As we noted in 2023, Memorial Day began as a Black tradition in Charleston, South Carolina:

  • The now-free Black community reburied some Union soldiers killed in a prison camp into more honorable graves. They decorated them, sang some hymns and had a picnic.
  • This so angered the racist whites that the moved the graves, replaced them with a monument to a Confederate general, and began decorating Confederate graves only.
  • This, in turn, incensed the Northerners to begin decorating their war dead as well.

That’s the holiday that has come down to us: originating in a war of treason to defend human slavery, a racist suppression of a Black holiday, and a reaction to that from the rest of us. It’s a hard origin to contemplate!

So today we contemplate our war dead and the possible death of our democracy, both pushed into the grave by an anti-democratic minority who seem only to want war, authoritarianism, and white supremacy.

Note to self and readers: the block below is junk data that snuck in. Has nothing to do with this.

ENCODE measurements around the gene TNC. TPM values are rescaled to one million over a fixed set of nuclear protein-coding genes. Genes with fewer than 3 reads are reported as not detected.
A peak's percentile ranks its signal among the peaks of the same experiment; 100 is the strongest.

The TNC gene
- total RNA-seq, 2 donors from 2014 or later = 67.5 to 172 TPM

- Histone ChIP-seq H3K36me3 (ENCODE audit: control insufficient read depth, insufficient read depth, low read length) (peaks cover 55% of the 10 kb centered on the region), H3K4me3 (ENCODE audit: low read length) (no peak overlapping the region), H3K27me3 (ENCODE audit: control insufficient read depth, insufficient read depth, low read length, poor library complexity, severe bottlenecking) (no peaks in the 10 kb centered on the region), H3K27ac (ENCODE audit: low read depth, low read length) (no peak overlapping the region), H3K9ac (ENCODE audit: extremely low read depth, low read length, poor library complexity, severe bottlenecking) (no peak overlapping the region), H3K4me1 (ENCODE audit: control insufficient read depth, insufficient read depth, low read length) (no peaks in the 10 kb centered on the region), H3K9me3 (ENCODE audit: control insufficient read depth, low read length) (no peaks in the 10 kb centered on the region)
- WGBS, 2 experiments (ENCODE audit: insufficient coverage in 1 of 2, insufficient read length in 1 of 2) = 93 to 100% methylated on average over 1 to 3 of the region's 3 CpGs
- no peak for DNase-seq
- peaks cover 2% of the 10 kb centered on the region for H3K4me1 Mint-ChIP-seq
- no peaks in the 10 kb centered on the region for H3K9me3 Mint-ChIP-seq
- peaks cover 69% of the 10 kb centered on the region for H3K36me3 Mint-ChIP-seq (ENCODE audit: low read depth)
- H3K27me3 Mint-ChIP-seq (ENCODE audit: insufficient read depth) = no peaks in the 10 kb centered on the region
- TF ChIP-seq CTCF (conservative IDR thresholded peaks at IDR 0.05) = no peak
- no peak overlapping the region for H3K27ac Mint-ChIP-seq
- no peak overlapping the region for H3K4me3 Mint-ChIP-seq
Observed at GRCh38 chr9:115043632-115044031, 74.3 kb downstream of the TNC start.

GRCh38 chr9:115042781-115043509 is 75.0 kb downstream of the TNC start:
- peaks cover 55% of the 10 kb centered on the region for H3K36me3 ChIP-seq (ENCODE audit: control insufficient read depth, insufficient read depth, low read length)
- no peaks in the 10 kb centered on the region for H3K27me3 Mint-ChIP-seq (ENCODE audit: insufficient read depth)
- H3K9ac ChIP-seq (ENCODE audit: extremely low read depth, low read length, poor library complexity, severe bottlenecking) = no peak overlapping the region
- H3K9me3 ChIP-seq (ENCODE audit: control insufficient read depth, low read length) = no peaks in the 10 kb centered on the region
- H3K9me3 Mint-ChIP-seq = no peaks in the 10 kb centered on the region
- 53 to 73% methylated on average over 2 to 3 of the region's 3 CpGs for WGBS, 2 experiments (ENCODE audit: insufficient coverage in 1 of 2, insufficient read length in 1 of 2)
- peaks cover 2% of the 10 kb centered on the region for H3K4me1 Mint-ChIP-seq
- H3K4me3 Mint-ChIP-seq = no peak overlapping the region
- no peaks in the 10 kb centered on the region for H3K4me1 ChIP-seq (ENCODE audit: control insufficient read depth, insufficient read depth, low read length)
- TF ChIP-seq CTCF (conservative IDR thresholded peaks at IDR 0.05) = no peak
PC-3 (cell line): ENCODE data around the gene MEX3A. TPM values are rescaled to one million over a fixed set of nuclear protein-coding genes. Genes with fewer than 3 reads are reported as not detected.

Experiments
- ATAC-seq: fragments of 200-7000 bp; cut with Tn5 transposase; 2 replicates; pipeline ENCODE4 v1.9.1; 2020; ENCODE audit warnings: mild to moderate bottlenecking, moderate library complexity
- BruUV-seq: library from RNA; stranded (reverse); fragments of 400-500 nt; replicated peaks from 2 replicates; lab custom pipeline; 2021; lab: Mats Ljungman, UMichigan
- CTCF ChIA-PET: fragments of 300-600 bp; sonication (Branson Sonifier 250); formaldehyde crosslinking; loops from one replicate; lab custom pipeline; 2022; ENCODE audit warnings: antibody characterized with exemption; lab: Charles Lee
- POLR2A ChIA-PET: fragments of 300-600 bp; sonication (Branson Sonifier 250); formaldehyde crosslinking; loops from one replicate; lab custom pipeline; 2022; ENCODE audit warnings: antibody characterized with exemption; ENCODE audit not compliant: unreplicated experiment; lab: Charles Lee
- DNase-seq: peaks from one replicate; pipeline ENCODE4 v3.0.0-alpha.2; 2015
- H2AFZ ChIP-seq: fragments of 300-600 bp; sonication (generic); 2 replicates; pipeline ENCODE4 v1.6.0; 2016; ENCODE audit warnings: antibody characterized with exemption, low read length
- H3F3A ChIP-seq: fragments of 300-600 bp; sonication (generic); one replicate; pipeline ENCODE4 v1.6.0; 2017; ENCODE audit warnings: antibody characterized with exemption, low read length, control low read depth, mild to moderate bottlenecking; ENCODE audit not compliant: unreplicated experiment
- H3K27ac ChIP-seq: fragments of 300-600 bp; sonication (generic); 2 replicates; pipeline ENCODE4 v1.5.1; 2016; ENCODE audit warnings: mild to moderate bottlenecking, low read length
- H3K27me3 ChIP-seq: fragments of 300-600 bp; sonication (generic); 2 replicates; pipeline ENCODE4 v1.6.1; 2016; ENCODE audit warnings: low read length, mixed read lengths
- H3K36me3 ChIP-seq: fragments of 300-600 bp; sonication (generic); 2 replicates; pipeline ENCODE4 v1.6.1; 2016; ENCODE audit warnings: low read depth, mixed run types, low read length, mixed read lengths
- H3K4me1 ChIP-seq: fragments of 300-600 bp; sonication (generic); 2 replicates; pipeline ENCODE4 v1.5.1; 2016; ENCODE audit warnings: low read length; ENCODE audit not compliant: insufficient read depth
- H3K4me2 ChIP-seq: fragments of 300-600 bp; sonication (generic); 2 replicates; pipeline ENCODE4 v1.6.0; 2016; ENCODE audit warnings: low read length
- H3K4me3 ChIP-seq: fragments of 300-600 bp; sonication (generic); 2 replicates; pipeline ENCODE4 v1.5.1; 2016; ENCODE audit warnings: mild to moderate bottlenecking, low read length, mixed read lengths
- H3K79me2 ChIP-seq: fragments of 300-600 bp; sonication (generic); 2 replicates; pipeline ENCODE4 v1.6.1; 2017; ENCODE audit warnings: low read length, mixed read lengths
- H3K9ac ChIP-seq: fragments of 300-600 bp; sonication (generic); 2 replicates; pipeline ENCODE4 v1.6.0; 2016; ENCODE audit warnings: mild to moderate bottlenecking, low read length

It’s… too much to contemplate with equanimity.

Our Now-Annual Ritual

James Hilton: 'Lost Horizon', 1933 PBS: 'Lost Horizon', 1937, directed by Frank Capra With that burden being imposed, we’ve had an annual ritual of retreating into fantasy in a psychological attempt at drawing down the moon. That is, engaging in a fantasy which might motivate us to find ways of realizing bits of the fantasy. The fantasy in question is of a kind, peaceful community that protects and propagates humanity’s intellectual and spiritual patrimony. It’s good to be motivated about that.

Our choice of escapist fantasy is, as always, James Hilton’s 1933 novel Lost Horizon [3], and Frank Capra’s 1937 film adaptation. [4] There are some unacceptable attitudes about women and Asians which were common in the 1930s and require some effort to ignore now. But that effort is well-rewarded: much of the point of the racist bits is to point out the hero is against racism, and how we should all struggle to rise above that.